Magnolia sinostellata populations are declining in number in the wild which could lead to extinction if action is not taken soon.
It is an excellent horticultural plant valued for its uniquely shaped, fragrant flowers, attractive habit and its ability to tolerate wet conditions with moving water.
However, these attractive qualities have also contributed to its endangered situation, as it has often been removed from the wild and transferred to commercial nurseries.
M. sinostellata is a deciduous shrub or small tree to 2.4m tall, with slender twigs and papery elliptic leaves. The flowers are fragrant, chrysanthemum-like and composed of many slender tepals. The color of tepals are diverse, white, light pink, pink, white with red midrib.
The taxonomic validity of M. sinostellata was controversial for a long time due to its morphological similarities to M. stellata of Japan. However, DNA research led by Fairylake Botanic Garden in China proved this was indeed a separate species.
Research also confirmed that as populations of this species are declining and some populations experience reproductive difficulty, genetic diversity is also declining.
This species was first found at Caoyutang Forest Farm in Jingning County, Zhejiang Province, China. About 200 individuals can be found here growing at an elevation of between 950 and 1200m. The population here produces few flowers and rarely yields fruit and consequently very few seedlings can be found in the scattered wild population.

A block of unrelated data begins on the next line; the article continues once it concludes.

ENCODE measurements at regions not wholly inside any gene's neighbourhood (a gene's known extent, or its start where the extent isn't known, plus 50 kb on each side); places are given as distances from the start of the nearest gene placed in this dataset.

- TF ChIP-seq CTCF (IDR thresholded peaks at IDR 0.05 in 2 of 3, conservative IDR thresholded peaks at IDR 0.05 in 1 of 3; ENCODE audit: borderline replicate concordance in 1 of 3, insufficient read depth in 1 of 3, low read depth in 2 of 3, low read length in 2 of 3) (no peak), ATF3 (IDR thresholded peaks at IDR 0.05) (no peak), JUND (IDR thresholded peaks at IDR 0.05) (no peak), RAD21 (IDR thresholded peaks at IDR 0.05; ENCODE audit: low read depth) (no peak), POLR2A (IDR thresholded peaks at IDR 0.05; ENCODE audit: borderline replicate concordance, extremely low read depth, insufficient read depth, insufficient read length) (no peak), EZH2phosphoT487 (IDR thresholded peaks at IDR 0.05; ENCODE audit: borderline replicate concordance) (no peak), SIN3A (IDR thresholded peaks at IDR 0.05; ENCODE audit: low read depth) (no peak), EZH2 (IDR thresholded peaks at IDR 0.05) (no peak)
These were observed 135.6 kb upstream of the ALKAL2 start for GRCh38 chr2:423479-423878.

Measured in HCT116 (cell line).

The species has recently been found in three more localities in southern Zhejiang Province. The first was found in a forest in Songyang County, about 300 individuals grow here in open forest or scrubland along a valley at 700-1260m. Individuals here produced some fertile seeds, and young seedlings can be seen in some places.
The second population, near the top of a mountain (885m) in Wenshou County, comprises of 5 plants. These individuals are less than 1.5m tall but are attractive as they produce root sprouts and form big clumps with many flowers.
It has been assessed as Endangered on the IUCN Red List (2015) and the upcoming Chinese Red List assesses this species as Critically Endangered.
Photo credit: Professor Shouzhou Zhang, Fairylake Botanical Garden
Did you know?
All Brazil nuts eaten around the world are collected from threatened wild trees.